Distributed February 9, 2000
For Immediate Release
News Service Contact: Mark Nickel
Brown Corporation names Sheila Blumstein as interim president
Sheila E. Blumstein, a former dean of the College and former interim provost, has been named interim president of Brown University. Blumstein will begin serving immediately and will continue until Brown’s 18th president is sworn in.
PROVIDENCE, R.I. — Sheila E. Blumstein, the Albert D. Mead Professor of Cognitive and Linguistic Sciences and chair of the Department of Cognitive and Linguistic Sciences, has been named interim president of Brown University. Her appointment was approved unanimously by the Brown Corporation at noon today (Wednesday, Feb. 9, 2000), just 48 hours after President E. Gordon Gee’s announcement that he would leave Brown for Vanderbilt University.
“Sheila Blumstein has an unsurpassed record of academic achievement and service to Brown and has a thorough understanding of the University’s history, culture, needs and ambitions,” said Brown Chancellor Stephen Robert. “As a former dean of the College and interim provost, she can assume leadership of the University quickly, and she enjoys the respect and support of our Corporation, faculty, students and administrators. Sheila is a magnificent citizen of the University community and will be a strong, effective and successful interim president.”
Blumstein’s appointment is effective immediately. She will continue as interim president until Brown’s 18th president is selected and sworn in.
“I am daunted by the responsibility, but I was honored to be asked by the Corporation and I am prepared to serve,” Blumstein said. “Like my colleagues throughout the campus community, I have come to love Brown and respect its rich and deep traditions of academic quality. I am confident that we will all pull together to sustain the University and keep it moving forward.”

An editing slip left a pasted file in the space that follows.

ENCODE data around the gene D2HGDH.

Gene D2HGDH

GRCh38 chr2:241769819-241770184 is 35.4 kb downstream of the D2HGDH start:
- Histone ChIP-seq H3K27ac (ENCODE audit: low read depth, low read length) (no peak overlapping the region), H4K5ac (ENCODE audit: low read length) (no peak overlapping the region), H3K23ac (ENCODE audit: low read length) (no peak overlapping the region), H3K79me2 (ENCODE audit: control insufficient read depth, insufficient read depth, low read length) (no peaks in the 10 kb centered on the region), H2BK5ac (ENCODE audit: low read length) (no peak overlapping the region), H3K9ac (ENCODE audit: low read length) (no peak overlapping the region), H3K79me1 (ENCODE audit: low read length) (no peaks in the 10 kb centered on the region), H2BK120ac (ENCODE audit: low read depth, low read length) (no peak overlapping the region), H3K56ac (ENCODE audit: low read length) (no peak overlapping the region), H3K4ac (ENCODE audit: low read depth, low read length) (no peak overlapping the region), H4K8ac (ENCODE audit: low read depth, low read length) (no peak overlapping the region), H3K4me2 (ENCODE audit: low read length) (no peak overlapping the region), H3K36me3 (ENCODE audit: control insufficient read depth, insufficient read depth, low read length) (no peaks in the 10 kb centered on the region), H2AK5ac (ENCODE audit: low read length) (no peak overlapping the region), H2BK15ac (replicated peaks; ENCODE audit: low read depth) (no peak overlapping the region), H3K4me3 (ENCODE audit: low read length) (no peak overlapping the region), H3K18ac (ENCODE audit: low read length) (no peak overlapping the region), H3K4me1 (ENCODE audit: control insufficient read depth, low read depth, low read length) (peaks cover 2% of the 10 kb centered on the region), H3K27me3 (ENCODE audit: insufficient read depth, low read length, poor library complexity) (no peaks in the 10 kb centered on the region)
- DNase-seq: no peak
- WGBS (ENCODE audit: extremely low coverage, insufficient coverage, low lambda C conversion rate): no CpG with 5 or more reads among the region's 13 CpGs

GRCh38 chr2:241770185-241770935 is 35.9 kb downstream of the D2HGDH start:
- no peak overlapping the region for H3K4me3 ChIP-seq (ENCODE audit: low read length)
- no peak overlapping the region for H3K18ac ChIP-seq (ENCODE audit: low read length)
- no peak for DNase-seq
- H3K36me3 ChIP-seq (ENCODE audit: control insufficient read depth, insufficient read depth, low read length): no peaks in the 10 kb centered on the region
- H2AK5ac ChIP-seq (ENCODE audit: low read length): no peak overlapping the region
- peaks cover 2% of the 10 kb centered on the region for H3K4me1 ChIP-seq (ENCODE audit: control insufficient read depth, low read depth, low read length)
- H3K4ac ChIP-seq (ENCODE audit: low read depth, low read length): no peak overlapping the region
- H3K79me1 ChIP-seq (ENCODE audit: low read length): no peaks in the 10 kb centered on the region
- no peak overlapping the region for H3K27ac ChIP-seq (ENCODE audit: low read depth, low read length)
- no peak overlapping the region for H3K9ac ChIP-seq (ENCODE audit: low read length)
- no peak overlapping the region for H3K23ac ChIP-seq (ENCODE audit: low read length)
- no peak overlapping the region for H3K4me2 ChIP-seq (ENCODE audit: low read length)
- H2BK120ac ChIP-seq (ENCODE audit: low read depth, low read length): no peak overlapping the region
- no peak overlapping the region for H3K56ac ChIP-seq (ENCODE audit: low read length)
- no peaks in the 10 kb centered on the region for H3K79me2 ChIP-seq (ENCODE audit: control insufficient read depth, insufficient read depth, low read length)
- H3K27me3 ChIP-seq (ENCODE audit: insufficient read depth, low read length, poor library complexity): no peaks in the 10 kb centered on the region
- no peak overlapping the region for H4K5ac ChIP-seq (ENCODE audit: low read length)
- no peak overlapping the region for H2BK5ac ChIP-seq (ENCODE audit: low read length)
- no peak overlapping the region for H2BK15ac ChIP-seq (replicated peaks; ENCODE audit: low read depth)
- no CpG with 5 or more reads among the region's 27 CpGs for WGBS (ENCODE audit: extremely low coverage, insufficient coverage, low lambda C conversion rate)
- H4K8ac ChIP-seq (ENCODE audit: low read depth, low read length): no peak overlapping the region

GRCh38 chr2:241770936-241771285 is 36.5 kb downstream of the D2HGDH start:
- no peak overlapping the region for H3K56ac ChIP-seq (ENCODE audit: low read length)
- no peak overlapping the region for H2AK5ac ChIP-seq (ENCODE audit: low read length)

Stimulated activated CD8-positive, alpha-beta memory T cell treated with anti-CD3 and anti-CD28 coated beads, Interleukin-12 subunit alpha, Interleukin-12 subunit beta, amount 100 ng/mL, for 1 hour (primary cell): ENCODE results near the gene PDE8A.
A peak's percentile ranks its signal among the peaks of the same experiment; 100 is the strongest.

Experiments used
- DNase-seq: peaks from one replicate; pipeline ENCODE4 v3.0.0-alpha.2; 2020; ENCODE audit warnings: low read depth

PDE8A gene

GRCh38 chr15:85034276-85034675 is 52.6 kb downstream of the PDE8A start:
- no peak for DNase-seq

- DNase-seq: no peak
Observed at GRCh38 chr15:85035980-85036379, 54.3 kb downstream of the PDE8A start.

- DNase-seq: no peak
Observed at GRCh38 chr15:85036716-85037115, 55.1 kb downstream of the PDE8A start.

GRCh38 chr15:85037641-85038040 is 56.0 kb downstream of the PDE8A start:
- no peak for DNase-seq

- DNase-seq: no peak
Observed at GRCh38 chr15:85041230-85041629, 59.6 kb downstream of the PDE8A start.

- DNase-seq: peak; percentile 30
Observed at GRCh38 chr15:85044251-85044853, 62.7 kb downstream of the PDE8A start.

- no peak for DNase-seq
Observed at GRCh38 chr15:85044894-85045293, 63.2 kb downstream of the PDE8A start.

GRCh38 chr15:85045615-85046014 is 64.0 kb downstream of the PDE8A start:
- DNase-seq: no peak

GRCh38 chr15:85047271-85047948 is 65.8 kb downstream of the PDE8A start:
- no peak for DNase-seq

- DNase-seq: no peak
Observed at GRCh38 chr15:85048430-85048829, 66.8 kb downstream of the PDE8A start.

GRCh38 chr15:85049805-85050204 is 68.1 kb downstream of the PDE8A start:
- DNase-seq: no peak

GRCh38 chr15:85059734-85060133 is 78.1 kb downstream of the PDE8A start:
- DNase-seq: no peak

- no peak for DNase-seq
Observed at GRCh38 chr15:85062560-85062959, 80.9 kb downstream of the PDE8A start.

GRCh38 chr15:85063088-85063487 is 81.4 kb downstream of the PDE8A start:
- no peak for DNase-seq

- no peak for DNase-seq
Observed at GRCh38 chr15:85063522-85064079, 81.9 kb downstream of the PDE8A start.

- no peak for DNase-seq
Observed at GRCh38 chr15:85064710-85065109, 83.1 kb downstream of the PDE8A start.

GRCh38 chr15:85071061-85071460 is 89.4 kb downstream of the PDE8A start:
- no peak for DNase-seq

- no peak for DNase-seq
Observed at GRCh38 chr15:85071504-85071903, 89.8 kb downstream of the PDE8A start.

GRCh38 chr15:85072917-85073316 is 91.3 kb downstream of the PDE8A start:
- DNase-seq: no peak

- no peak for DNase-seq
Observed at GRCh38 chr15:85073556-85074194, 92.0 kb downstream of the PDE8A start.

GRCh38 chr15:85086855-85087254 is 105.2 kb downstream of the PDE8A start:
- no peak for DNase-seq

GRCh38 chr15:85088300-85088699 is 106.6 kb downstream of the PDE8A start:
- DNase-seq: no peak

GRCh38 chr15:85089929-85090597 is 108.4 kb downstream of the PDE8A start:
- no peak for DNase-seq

Blumstein, a highly respected specialist in the human production and understanding of language and its neural bases, maintains an active laboratory with research support from the National Institutes of Health. She is teaching a course in her specialty area three times per week, advising the thesis projects of two doctoral students, and serving as chair of the Department of Cognitive and Linguistic Sciences. One of her immediate challenges as interim president is to devise a way to keep her laboratory running and to continue teaching her course – a juggling act, Blumstein said, that will require help from her colleagues.
“I love the classroom and I love research,” Blumstein said, “and I have made it clear to the Corporation that, while I am willing to serve as interim president, I am not and will not be a candidate for the permanent position.”
Brown University, the nation’s seventh-oldest institution of higher learning, is an internationally respected center for teaching and research in Providence, R.I.
Blumstein, a 1965 graduate (Phi Beta Kappa, Phi Sigma Iota, magna cum laude) of the University of Rochester, earned her Ph.D. in linguistics at Harvard in 1970. She came to Brown in 1970 as assistant professor of linguistics, was promoted to associate professor in 1976 and became a full professor in 1981. She was chair of the Department of Linguistics from 1978 to 1981 and chair of the Department of Cognitive and Linguistic Sciences from 1986 to 1987, when she was named dean of the College. In 1991 she was named the Albert D. Mead Professor of Cognitive and Linguistic Sciences. Although she announced her retirement as dean effective July 1, 1994, Blumstein continued to serve in that capacity until a successor was named in May 1995.
Late in 1997, Blumstein was asked to serve as interim provost. She agreed and served from January 6, 1998, through the end of the academic year, when she returned to full-time teaching and research.
An internationally recognized expert in neurolinguistics and speech processing, Blumstein has received numerous academic honors, including a Guggenheim Fellowship, Claude Pepper Investigator Award, Radcliffe Institute Fellow, Fellow of the Acoustical Society of America, election to the American Academy of Arts and Sciences, and Fellow of the American Philosophical Society.